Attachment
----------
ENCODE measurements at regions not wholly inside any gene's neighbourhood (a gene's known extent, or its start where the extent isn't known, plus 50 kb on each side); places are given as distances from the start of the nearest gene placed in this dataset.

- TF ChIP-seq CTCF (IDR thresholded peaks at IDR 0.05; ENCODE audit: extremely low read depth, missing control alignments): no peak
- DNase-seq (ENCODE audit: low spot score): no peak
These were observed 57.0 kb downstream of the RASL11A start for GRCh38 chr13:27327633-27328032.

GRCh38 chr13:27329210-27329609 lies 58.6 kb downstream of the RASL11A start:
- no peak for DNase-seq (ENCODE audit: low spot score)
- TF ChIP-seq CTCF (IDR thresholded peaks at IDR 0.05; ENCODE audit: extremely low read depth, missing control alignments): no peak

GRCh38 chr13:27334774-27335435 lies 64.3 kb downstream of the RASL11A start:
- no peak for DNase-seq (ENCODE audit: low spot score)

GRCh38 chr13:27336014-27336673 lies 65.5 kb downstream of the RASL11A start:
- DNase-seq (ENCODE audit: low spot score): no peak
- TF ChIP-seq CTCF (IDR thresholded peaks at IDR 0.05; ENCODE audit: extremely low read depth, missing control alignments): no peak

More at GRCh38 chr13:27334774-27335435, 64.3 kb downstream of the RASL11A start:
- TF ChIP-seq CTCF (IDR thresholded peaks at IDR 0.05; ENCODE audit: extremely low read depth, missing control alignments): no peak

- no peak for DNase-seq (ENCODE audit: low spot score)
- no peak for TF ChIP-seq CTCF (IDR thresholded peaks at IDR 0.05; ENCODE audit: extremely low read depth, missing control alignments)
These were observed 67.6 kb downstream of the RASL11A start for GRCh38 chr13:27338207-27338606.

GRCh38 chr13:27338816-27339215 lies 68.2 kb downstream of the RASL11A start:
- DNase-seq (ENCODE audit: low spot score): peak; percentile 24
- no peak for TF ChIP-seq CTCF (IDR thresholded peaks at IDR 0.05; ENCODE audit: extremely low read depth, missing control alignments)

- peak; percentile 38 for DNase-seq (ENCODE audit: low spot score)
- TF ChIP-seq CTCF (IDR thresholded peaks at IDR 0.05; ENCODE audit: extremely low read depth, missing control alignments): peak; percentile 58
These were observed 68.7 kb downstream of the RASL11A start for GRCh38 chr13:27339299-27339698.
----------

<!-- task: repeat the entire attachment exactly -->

ENCODE measurements at regions not wholly inside any gene's neighbourhood (a gene's known extent, or its start where the extent isn't known, plus 50 kb on each side); places are given as distances from the start of the nearest gene placed in this dataset.

- TF ChIP-seq CTCF (IDR thresholded peaks at IDR 0.05; ENCODE audit: extremely low read depth, missing control alignments): no peak
- DNase-seq (ENCODE audit: low spot score): no peak
These were observed 57.0 kb downstream of the RASL11A start for GRCh38 chr13:27327633-27328032.

GRCh38 chr13:27329210-27329609 lies 58.6 kb downstream of the RASL11A start:
- no peak for DNase-seq (ENCODE audit: low spot score)
- TF ChIP-seq CTCF (IDR thresholded peaks at IDR 0.05; ENCODE audit: extremely low read depth, missing control alignments): no peak

GRCh38 chr13:27334774-27335435 lies 64.3 kb downstream of the RASL11A start:
- no peak for DNase-seq (ENCODE audit: low spot score)

GRCh38 chr13:27336014-27336673 lies 65.5 kb downstream of the RASL11A start:
- DNase-seq (ENCODE audit: low spot score): no peak
- TF ChIP-seq CTCF (IDR thresholded peaks at IDR 0.05; ENCODE audit: extremely low read depth, missing control alignments): no peak

More at GRCh38 chr13:27334774-27335435, 64.3 kb downstream of the RASL11A start:
- TF ChIP-seq CTCF (IDR thresholded peaks at IDR 0.05; ENCODE audit: extremely low read depth, missing control alignments): no peak

- no peak for DNase-seq (ENCODE audit: low spot score)
- no peak for TF ChIP-seq CTCF (IDR thresholded peaks at IDR 0.05; ENCODE audit: extremely low read depth, missing control alignments)
These were observed 67.6 kb downstream of the RASL11A start for GRCh38 chr13:27338207-27338606.

GRCh38 chr13:27338816-27339215 lies 68.2 kb downstream of the RASL11A start:
- DNase-seq (ENCODE audit: low spot score): peak; percentile 24
- no peak for TF ChIP-seq CTCF (IDR thresholded peaks at IDR 0.05; ENCODE audit: extremely low read depth, missing control alignments)

- peak; percentile 38 for DNase-seq (ENCODE audit: low spot score)
- TF ChIP-seq CTCF (IDR thresholded peaks at IDR 0.05; ENCODE audit: extremely low read depth, missing control alignments): peak; percentile 58
These were observed 68.7 kb downstream of the RASL11A start for GRCh38 chr13:27339299-27339698.